An ill-thought-through expansion of stop and search powers such as this is likely to face legal challenges – as Kent Police found after their operation based on harassment, intimidation and violence at the Kingsnorth Climate Camp in 2008. However, some of the damage will already have been done. Both new proposals from the government are focused on removing legitimacy from protest groups the Home Secretary and her media allies have condemned as “extremists”. Prime Minister Boris Johnson has explicitly referred to “illegitimate protestors”.

This kind of criminalisation rarely succeeds in shutting down protest movements – but if new legal powers are granted, then the police will prove eager to use them.

There is a real risk that more people facing searches will increase racist police targeting of Black and Brown campaigners, as well as having a ‘chilling effect’ in discouraging some from participation in protests, in breach of their human rights.

UPDATE

Criminal Disruption Prevention Orders

This morning’s announcement that the Home Secretary wants to introduce new Criminal Disruption Prevention Orders aimed at preventing some campaigners from attending demonstrations – because they have a “history of disruption” or are likely to commit crime – is another dangerous escalation in the government’s efforts to suppress dissenting voices.

The details are as yet unclear but if such orders are made by judges in court following an application by the police, they may prevent an individual from participating in future protests following convictions for relatively minor, non-violent offences on conscientious grounds. This would involve an important departure from international human rights guidance endorsed by the British government. For example, last year’s United Nations Human Rights Committee “General comment No. 37” on the right to peaceful assembly says:

33. The obligations of States parties… extend to actions such as participants’ or organizers’ mobilization of resources; planning; dissemination of information about an upcoming event; preparation for and travelling to the event; communication between participants leading up to and during the assembly; broadcasting of or from the assembly; and leaving the assembly afterwards”

It also counteracts the landmark House of Lords ruling from 2006 that Gloucestershire police acted unlawfully by preventing campaigners from travelling to a demonstration at RAF Fairford to protest against the Iraq war.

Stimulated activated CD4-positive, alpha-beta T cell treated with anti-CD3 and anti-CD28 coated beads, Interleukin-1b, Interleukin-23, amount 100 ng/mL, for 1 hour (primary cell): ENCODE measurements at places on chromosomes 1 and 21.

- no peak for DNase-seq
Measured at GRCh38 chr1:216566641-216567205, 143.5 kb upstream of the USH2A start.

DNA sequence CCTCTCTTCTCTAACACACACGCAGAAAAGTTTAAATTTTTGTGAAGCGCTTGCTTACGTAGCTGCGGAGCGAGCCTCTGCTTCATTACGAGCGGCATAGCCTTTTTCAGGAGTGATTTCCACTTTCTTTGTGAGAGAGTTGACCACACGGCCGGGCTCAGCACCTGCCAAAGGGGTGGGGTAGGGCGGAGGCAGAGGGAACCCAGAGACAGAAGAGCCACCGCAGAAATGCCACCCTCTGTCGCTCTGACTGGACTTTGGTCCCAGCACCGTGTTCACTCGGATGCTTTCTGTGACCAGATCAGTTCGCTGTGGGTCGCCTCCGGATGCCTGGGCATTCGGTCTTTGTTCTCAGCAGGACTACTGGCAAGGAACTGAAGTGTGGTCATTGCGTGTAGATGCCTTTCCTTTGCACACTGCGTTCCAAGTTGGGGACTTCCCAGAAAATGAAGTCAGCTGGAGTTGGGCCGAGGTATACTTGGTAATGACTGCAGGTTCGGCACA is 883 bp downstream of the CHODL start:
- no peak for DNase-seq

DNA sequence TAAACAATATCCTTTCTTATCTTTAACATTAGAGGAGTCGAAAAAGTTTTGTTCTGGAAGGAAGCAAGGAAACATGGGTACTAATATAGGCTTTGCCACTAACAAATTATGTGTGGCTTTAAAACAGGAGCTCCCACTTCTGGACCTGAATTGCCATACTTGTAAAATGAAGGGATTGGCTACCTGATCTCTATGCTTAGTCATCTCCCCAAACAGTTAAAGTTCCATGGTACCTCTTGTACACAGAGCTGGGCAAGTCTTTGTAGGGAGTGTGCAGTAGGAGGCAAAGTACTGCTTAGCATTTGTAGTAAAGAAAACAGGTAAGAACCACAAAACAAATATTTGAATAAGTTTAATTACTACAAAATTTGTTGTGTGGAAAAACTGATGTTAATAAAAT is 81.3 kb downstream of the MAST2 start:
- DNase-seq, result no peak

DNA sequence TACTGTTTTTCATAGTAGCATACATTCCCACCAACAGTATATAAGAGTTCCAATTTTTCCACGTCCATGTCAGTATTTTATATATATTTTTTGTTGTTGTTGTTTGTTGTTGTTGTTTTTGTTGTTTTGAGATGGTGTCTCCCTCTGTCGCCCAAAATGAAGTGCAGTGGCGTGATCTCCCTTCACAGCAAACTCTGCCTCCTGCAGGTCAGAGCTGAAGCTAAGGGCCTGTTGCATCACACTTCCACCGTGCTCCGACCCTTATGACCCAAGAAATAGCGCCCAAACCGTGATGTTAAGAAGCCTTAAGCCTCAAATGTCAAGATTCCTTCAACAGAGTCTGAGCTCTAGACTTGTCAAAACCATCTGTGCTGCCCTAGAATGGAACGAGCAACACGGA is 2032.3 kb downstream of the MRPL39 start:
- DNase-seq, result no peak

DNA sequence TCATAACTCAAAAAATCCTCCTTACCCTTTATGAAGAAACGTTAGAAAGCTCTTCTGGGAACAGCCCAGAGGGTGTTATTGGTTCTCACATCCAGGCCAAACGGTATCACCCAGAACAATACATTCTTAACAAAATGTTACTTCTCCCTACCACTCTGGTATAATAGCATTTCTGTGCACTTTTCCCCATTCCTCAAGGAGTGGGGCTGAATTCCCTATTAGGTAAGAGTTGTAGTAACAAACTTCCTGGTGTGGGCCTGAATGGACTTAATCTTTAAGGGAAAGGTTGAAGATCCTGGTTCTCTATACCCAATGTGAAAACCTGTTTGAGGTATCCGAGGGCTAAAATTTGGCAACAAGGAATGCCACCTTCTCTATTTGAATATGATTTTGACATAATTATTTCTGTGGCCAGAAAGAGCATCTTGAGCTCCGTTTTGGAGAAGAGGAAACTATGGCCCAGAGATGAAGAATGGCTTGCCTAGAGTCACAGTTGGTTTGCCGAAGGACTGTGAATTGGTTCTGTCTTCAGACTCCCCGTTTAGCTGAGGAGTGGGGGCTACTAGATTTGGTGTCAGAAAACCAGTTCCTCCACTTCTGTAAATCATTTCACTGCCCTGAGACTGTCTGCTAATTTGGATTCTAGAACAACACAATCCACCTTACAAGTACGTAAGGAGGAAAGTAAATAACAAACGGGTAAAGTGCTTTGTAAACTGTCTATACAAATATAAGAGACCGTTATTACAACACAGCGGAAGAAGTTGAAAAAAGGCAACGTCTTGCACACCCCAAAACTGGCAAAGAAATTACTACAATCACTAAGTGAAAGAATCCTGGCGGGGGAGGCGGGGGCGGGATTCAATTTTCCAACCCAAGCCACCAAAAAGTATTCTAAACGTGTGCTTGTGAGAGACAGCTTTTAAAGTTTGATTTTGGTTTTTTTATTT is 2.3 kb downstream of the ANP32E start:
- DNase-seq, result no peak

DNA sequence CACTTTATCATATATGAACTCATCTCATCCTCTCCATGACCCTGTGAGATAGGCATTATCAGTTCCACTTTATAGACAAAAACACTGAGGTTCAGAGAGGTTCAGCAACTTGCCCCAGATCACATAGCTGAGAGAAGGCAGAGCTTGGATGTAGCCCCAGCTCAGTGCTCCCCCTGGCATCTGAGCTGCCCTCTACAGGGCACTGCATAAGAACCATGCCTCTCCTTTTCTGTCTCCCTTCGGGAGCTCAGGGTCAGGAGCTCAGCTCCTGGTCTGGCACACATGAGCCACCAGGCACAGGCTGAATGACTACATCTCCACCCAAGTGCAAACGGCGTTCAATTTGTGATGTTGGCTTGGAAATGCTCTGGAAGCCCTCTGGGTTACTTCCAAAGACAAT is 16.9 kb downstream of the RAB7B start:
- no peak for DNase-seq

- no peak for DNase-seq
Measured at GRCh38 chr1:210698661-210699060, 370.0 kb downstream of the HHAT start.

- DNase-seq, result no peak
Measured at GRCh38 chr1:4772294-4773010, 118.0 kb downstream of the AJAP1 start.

If, however, Criminal Disruption Prevention Orders are like the highly controversial and similarly “preventative” Knife Crime Prevention Orders, a conviction is not necessarily a prerequisite. Because they are civil orders, the government may allow courts to decide, on the balance of probabilities (the civil standard of proof), that an individual is likely to cause disruption based on intelligence from the police.

Knife Crime Prevention Orders are used to criminalise predominantly Black youth, placing extreme restrictions on where they can go, who they can associate with, and placing them under invasive police surveillance. A breach of a knife crime order can lead to a prison sentence of up to two years. The same may apply to disruption prevention orders.

If this is the model, today’s announcement is another reminder of the need to avoid seeing new restrictions on protests in isolation from wider and existing repressive policing in local communities.

Just as it has with knife crime and “gangs”, identifying targets who might break the law is an invitation to rapidly expand police intelligence gathering, in this case on a range of social and political movements. In March, a review on the policing of protests by the inspectorate body HMICFRS gave a green light for increased surveillance on so-called “aggravated activists”.

The review called for greater coordination to target alleged campaigners labelled in this way who are “travelling significant distances” to attend and speak at demonstrations “through disruption of travel, arrest, and co-ordination of bail conditions.”

The new Criminal Disruption Prevention Orders seem like the mechanism for imposing such disruption.